The Mets rode their lucky black alternate uniforms to a deep postseason run. They squeaked through a National League Divisional Series clash with the Los Angeles Dodgers, winning 3-2. DeGrom powered them to two wins, allowing just two runs over 13 innings. The Mets had an easier time in the Championship Series, sweeping the Chicago Cubs 4-0, with deGrom notching another win in Game 3.
Unfortunately, New York’s fairytale season didn’t have a storybook ending. DeGrom lost his only World Series start in Game 2, and the Mets fell to the Kansas City Royals, 4-1. The series culminated in a gut-wrenching 12-inning loss after New York gave away a 2-0 lead in the ninth inning.
DeGrom shone again in 2016, but his season ended unceremoniously in early September due to elbow discomfort. Although the injury hurt his performance in his last few starts, deGrom still ended the season with a 3.04 ERA. The Mets announced that he would undergo surgery on the scar tissue surrounding his ulnar nerve on the same day that Citi Field ran a “Jacob deGrom Hair Hat” giveaway promotion. Although deGrom has since cut his hair, Fanatics has an amazing selection of memorabilia and sports collectibles from throughout deGrom’s career.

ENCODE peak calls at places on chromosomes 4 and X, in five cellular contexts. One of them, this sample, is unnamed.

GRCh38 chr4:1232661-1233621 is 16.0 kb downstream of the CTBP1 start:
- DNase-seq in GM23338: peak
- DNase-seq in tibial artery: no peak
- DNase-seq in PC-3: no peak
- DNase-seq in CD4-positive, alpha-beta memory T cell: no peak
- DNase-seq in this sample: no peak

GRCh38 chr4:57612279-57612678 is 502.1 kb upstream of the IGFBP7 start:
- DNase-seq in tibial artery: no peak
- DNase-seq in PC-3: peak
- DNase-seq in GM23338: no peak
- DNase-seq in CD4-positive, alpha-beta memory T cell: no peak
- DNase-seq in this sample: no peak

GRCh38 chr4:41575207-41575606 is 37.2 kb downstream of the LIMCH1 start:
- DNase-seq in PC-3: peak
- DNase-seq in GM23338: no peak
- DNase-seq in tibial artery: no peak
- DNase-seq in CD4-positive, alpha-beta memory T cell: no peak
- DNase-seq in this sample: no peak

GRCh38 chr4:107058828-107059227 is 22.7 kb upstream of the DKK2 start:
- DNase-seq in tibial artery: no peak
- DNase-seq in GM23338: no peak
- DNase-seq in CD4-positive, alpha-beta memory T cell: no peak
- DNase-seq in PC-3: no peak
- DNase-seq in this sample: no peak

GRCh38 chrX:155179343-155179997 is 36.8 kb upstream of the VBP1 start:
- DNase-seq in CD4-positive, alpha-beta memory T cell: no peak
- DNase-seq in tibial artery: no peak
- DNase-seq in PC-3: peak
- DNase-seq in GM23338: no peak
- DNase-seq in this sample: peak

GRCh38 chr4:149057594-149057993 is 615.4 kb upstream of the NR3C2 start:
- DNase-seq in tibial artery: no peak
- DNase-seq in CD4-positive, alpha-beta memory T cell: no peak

Despite losing deGrom, Matt Harvey, and David Wright to injuries, the Mets battled their way to a Wild Card berth. They lost the Wild Card Game to the San Francisco Giants, 1-0, and have yet to return to the playoffs.
2016 also marked the last year that Jacob deGrom would be viewed as a mere mortal. He returned from injury in a big way in 2017. DeGrom notched 15 of the Mets’ 70 wins that season, putting up a 3.53 ERA and finishing eighth in the voting for the National League Cy Young Award.
From that point on, deGrom staked his claim as the best pitcher in baseball. In 2018, the 30-year-old deGrom won the National League Cy Young award, was selected to his second All-Star Game, and finished fifth in the National League MVP voting. He led all of baseball with a 1.70 ERA. DeGrom finished the year with an ERA+ of 218, meaning he was 118% better than a league-average pitcher.
In 2019, deGrom repeated as the Cy Young winner, posting a 2.43 ERA and leading the National League in strikeouts with 255. He was once again named to the All-Star Game and finished 10th in the National League MVP vote.